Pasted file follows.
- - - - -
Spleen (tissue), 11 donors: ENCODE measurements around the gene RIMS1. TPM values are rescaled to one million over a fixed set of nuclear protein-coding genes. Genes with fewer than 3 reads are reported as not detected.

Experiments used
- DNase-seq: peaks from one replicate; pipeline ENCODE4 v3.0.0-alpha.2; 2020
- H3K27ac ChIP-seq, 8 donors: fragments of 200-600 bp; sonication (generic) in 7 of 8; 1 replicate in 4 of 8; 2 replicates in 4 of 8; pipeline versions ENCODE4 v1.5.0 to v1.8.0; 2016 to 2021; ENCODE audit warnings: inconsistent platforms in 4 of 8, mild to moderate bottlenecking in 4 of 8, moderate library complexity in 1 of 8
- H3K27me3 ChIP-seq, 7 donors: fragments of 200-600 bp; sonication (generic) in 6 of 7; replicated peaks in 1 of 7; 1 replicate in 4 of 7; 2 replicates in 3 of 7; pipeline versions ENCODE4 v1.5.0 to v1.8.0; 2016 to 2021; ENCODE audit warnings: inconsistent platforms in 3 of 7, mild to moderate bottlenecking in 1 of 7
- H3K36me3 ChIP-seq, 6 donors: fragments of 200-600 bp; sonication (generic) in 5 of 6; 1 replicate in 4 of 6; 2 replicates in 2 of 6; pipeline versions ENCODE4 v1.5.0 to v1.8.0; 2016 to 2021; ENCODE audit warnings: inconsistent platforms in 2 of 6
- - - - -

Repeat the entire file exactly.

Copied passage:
Spleen (tissue), 11 donors: ENCODE measurements around the gene RIMS1. TPM values are rescaled to one million over a fixed set of nuclear protein-coding genes. Genes with fewer than 3 reads are reported as not detected.

Experiments used
- DNase-seq: peaks from one replicate; pipeline ENCODE4 v3.0.0-alpha.2; 2020
- H3K27ac ChIP-seq, 8 donors: fragments of 200-600 bp; sonication (generic) in 7 of 8; 1 replicate in 4 of 8; 2 replicates in 4 of 8; pipeline versions ENCODE4 v1.5.0 to v1.8.0; 2016 to 2021; ENCODE audit warnings: inconsistent platforms in 4 of 8, mild to moderate bottlenecking in 4 of 8, moderate library complexity in 1 of 8
- H3K27me3 ChIP-seq, 7 donors: fragments of 200-600 bp; sonication (generic) in 6 of 7; replicated peaks in 1 of 7; 1 replicate in 4 of 7; 2 replicates in 3 of 7; pipeline versions ENCODE4 v1.5.0 to v1.8.0; 2016 to 2021; ENCODE audit warnings: inconsistent platforms in 3 of 7, mild to moderate bottlenecking in 1 of 7
- H3K36me3 ChIP-seq, 6 donors: fragments of 200-600 bp; sonication (generic) in 5 of 6; 1 replicate in 4 of 6; 2 replicates in 2 of 6; pipeline versions ENCODE4 v1.5.0 to v1.8.0; 2016 to 2021; ENCODE audit warnings: inconsistent platforms in 2 of 6